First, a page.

Next steps: Ball must recover well despite injuring a knee that previously required micro fracture surgery. Coaches like this kid, another developmental prospect with promise.
CB Dexter McDonald, Kansas (Seventh round, No. 242 overall)
Stats: Four tackles
First impressions: McDonald seemed like a solid reach late in the seventh round. He had solid size as a press cornerback and showed enough potential to stay on the 53-man roster all season. He was active for six games, and played a little defense in emergency situations. He’ll have room to grow during the offseason program.
Next steps: McDonald has the physical tools to be an NFL corner, though he’ll have to keep up at a position expected to get a major overhaul this offseason.
Swings and Misses
DE/OLB Max Valles, Virginia (Sixth round, No. 179 overall): Developmental prospect spent most of the year on the practice squad, and was signed of that roster by the Buffalo Bills. Raiders lost rights to a raw speed rusher.
OL Anthony Morris, Tennessee State (Seventh round, No. 218 overall):Morris never stood out, and was cut prior to the regular season.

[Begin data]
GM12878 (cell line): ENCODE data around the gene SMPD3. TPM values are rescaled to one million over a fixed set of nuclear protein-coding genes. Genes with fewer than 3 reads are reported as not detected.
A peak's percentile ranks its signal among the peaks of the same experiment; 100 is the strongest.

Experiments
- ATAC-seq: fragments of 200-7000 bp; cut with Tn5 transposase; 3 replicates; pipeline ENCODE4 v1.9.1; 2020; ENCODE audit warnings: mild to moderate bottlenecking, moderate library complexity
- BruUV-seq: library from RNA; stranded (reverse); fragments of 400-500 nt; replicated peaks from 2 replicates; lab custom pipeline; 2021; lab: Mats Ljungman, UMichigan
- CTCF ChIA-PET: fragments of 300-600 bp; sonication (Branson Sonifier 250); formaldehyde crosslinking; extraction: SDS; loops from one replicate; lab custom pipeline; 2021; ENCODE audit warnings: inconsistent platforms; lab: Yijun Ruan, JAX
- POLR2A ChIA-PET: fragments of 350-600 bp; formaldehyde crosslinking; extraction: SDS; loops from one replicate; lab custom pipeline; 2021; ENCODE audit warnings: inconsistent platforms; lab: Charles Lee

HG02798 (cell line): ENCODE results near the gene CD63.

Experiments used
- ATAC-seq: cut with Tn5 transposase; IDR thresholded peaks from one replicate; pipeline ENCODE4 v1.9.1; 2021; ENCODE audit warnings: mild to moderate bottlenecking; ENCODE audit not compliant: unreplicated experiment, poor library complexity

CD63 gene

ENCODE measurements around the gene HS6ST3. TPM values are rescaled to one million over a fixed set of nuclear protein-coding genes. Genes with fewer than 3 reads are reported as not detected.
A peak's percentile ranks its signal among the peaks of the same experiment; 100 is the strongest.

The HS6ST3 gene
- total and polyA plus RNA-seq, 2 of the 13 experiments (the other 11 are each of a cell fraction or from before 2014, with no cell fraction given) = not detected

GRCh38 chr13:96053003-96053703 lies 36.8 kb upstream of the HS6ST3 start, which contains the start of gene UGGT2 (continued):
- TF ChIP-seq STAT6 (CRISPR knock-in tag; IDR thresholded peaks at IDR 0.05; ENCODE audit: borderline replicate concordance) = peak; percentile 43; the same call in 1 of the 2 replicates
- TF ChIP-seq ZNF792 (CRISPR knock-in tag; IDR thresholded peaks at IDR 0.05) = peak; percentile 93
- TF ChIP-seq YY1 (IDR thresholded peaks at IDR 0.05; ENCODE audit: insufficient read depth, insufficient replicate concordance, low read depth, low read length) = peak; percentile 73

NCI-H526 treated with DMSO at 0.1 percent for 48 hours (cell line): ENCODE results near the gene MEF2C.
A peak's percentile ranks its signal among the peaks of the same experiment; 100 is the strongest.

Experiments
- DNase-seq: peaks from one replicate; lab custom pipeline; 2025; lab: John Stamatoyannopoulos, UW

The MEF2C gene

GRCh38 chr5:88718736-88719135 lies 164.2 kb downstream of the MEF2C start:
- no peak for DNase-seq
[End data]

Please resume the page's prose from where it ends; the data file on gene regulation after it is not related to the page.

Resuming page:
WR/KR Andre Debose, Florida (Seventh round, No. 229): Raiders hoped Debose would be their primary return mak=n, but he tore an Achilles tendon during the offseason program.
CB SaQwan Edwards: Spent the year on the practice squad, promoted for the season finale.
TE Gabe Holmes: Raiders saw enough promise to avoid letting him sign elsewhere. They signed him off the practice squad, though he was never active. Holmes is a hulking tight end with promise.
S Tevin McDonald: Emergency defensive back was typically the first player off the practice squad.
DT Leon Orr: Tough, stout defensive lineman was signed off the practice squad, and could be a rotational run stopper next season.